While you’re thinking about the preservation of digital and non-digital assets, consider the following:

1. The original document. For example the actual US Constitution, or an MS Word file.
2. A likeness. For example a digital image of the Constituion, or a copy of a digital file in another format.
3. The content of the original document. For example the text of the Constitution decoupled from the presentation.

Clark Hodge March 20, 2007 at 9:37 am


I like your ideas of LOCKS – Lots Of Copies Keeps Stuff Safe. And that it’s not just copies of the same thing, on the same media, but multiple formats, and multiple medias. Better to protect the information from a single point of failure.

I’d like to add ‘long term commitment’ to your list. Right now we don’t have much in the technology world that is meant to last truly long periods of time. Not protocols, not media, not hardware, not standards and especially (unfortunately) not the interesting stuff – the information! A long term commitment to the maintenance, and preservation of the information.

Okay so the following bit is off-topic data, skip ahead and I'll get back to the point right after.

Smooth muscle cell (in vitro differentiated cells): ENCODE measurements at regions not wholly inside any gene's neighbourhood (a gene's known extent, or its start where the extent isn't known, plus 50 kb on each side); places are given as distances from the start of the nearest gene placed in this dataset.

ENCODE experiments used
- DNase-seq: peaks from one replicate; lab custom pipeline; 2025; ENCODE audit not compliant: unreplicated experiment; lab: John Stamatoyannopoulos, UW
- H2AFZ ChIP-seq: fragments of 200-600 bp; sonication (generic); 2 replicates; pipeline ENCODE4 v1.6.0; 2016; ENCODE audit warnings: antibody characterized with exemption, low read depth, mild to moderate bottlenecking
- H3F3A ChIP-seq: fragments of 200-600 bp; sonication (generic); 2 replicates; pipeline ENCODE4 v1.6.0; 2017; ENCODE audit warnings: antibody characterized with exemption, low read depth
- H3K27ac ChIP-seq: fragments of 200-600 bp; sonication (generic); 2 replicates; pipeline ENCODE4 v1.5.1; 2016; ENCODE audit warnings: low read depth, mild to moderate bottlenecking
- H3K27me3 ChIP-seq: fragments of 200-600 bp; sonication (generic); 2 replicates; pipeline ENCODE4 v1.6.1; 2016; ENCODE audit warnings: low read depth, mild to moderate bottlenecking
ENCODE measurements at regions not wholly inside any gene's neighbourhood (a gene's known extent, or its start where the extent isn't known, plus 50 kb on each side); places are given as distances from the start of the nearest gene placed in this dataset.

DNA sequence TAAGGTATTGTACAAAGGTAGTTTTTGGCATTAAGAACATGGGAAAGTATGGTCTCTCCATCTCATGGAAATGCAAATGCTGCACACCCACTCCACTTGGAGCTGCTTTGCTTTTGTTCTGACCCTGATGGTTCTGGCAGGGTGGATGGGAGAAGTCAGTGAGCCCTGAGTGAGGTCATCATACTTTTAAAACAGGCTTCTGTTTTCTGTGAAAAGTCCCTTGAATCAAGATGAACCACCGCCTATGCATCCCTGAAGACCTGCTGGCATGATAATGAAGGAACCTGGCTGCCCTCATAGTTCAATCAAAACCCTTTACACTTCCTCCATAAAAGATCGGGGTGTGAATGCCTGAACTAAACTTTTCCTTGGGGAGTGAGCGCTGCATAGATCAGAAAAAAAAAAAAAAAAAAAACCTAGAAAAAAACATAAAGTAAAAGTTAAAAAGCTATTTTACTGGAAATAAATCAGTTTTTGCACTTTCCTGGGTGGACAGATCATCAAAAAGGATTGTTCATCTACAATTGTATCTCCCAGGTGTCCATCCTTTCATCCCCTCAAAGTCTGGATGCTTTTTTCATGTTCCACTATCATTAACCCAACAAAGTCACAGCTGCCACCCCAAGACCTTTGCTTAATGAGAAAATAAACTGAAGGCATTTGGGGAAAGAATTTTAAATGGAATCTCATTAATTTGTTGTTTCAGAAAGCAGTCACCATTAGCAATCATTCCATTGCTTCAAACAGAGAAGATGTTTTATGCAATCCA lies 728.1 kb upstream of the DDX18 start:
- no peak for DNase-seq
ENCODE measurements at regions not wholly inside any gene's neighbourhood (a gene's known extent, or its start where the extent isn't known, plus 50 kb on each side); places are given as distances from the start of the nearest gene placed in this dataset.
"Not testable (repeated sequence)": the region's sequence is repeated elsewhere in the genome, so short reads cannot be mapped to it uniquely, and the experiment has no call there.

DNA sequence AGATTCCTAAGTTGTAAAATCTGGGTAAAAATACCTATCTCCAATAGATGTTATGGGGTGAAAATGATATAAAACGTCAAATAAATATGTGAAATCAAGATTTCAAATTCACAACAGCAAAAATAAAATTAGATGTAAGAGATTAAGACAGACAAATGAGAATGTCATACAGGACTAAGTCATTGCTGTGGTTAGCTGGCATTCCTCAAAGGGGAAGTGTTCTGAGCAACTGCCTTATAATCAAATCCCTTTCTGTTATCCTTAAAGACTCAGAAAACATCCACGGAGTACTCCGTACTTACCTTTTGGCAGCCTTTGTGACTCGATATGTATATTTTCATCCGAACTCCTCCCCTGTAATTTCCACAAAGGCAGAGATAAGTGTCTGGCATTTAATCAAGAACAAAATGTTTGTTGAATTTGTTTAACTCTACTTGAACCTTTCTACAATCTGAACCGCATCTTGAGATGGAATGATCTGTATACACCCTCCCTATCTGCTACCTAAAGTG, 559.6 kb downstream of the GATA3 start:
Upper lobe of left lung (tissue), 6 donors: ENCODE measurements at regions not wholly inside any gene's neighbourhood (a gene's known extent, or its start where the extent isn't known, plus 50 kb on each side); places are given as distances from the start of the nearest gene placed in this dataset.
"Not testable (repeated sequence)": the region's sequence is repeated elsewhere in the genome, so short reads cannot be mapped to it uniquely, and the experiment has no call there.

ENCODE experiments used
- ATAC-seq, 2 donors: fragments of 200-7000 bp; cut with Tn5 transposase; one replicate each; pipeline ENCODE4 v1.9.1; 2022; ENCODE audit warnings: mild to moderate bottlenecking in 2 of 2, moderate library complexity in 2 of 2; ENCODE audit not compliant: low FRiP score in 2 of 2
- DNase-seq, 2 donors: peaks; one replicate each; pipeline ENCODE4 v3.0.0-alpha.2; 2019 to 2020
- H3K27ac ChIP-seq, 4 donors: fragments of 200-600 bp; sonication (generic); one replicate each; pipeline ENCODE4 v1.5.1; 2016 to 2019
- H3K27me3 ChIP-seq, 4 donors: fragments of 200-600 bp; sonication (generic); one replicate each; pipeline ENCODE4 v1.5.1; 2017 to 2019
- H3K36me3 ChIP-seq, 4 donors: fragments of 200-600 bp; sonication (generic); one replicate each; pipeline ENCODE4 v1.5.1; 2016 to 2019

All those copies won’t mean anything if it goes ‘stagnant’ and no one reads them for 50 years and none of the media is readable. That long term commitment means regular checks (audits) of all of the media, regular migrations of both format and media, audit logs for data transformations … (for the digital stuff at least!).